Optical Multi-point Measurements of the Acoustic Particle Velocity with Frequency Modulated Doppler Global Velocimetry

The Journal of the Acoustical Society of America. Aug, 2013  |  Pubmed ID: 23927110

To reduce the noise of machines such as aircraft engines, the development and propagation of sound has to be investigated. Since the applicability of microphones is limited due to their intrusiveness, contactless measurement techniques are required. For this reason, the present study describes an optical method based on the Doppler effect and its application for acoustic particle velocity (APV) measurements. While former APV measurements with Doppler techniques are point measurements, the applied system is capable of simultaneous measurements at multiple points. In its current state, the system provides linear array measurements of one component of the APV demonstrated by multi-tone experiments with tones up to 17 kHz for the first time.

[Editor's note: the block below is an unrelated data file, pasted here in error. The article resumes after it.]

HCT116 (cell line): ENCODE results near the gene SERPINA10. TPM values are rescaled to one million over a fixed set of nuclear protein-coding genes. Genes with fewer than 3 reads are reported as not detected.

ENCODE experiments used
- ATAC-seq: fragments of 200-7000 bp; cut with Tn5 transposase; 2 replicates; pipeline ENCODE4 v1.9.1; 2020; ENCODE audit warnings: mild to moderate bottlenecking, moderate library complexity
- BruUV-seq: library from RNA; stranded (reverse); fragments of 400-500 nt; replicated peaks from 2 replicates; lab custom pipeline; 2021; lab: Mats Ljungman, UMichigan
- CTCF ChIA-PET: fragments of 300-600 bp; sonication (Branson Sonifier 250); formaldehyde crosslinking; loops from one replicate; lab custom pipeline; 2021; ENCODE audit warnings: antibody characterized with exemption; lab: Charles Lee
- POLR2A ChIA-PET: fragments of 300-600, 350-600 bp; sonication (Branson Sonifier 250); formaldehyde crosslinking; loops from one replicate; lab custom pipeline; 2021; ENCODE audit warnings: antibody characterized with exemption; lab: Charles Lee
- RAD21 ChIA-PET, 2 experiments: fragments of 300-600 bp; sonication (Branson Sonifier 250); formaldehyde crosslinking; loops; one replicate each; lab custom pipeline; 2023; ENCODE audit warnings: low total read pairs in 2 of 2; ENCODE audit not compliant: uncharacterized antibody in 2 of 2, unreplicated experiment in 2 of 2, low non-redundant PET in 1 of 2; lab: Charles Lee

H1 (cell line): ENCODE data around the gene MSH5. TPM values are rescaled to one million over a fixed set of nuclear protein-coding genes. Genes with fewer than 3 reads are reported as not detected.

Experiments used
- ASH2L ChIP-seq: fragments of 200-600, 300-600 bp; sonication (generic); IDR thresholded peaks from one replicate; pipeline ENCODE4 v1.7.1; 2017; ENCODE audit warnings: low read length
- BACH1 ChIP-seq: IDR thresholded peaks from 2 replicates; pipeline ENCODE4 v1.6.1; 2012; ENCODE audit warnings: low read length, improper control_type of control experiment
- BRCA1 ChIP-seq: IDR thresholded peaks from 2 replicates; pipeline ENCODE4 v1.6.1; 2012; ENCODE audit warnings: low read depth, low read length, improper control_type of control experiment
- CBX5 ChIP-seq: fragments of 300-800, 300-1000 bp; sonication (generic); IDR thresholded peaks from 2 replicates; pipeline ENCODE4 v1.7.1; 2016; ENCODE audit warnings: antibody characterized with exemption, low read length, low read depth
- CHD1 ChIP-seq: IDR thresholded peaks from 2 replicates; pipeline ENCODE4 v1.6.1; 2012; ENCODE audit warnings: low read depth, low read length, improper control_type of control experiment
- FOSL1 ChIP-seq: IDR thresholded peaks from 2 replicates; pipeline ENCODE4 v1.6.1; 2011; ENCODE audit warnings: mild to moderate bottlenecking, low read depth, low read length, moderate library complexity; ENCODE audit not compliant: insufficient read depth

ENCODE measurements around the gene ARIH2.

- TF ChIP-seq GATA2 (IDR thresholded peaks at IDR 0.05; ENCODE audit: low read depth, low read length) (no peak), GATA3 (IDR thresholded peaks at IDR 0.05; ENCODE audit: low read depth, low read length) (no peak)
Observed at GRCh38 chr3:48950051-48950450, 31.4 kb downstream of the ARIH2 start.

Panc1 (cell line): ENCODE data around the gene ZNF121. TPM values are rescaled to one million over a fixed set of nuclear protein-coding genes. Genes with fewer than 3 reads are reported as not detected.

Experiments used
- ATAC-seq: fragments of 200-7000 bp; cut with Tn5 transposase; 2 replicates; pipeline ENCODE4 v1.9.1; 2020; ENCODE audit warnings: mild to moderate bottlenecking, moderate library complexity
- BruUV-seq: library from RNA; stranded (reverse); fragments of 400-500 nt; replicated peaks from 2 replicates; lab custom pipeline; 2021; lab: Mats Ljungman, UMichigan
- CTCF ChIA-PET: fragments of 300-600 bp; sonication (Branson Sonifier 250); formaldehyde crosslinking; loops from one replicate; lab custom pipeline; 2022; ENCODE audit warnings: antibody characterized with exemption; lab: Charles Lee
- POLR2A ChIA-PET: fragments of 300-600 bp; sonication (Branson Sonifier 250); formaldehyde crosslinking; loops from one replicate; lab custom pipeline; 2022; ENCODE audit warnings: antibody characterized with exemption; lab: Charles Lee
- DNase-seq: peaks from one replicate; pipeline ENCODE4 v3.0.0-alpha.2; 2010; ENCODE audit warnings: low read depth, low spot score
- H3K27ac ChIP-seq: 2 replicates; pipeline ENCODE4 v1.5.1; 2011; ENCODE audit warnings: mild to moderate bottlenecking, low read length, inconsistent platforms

Interferometric Velocity Measurements Through a Fluctuating Gas-liquid Interface Employing Adaptive Optics

Optics Express. Dec, 2013  |  Pubmed ID: 24514641

Optical transmission through fluctuating interfaces of mediums with different refractive indexes is limited by the occurring distortions. Temporal fluctuations of such distortions deteriorate optical measurements. In order to overcome this shortcoming we propose the use of adaptive optics. For the first time, an interferometric velocity measurement technique with embedded adaptive optics is presented for flow velocity measurements through a fluctuating air-water interface. A low order distortion correction technique using a fast deformable mirror and a Hartmann-Shack camera with high frame rate is employed. The obtained high control bandwidth enables precise measurements also at fast fluctuating media interfaces. This methodology paves the way for several kinds of optical flow measurements in various complex environments.

Interferometric Velocity Measurements Through a Fluctuating Phase Boundary Using Two Fresnel Guide Stars

Optics Letters. Aug, 2015  |  Pubmed ID: 26274655